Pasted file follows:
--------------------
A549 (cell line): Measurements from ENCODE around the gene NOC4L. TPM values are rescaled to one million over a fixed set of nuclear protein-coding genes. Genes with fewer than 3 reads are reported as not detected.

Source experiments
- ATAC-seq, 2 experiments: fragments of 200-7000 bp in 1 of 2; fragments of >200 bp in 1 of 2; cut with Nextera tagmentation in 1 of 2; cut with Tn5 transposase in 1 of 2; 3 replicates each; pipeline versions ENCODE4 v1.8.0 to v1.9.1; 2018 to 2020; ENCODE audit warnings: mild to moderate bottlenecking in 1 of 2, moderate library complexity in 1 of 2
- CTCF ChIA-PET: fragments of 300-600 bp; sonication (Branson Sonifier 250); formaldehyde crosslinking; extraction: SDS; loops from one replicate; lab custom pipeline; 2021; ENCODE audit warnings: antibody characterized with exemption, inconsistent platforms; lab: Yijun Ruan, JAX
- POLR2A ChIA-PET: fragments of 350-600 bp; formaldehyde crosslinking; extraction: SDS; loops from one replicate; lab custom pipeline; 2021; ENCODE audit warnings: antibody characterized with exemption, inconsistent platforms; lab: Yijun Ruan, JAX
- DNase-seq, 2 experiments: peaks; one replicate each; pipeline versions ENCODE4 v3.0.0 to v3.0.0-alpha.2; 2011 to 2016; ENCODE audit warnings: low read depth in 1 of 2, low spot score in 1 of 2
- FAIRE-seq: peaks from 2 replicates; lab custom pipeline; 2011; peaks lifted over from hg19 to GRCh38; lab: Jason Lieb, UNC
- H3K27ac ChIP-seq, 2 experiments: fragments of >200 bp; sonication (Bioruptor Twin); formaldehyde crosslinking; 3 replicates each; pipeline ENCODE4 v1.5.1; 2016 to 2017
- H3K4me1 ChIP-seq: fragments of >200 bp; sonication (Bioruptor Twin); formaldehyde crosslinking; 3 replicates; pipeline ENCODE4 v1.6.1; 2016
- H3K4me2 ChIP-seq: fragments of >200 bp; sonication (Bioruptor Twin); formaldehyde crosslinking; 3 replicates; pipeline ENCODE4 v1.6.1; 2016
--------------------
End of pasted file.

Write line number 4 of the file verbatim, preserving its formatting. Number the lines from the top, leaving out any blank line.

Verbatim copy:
- CTCF ChIA-PET: fragments of 300-600 bp; sonication (Branson Sonifier 250); formaldehyde crosslinking; extraction: SDS; loops from one replicate; lab custom pipeline; 2021; ENCODE audit warnings: antibody characterized with exemption, inconsistent platforms; lab: Yijun Ruan, JAX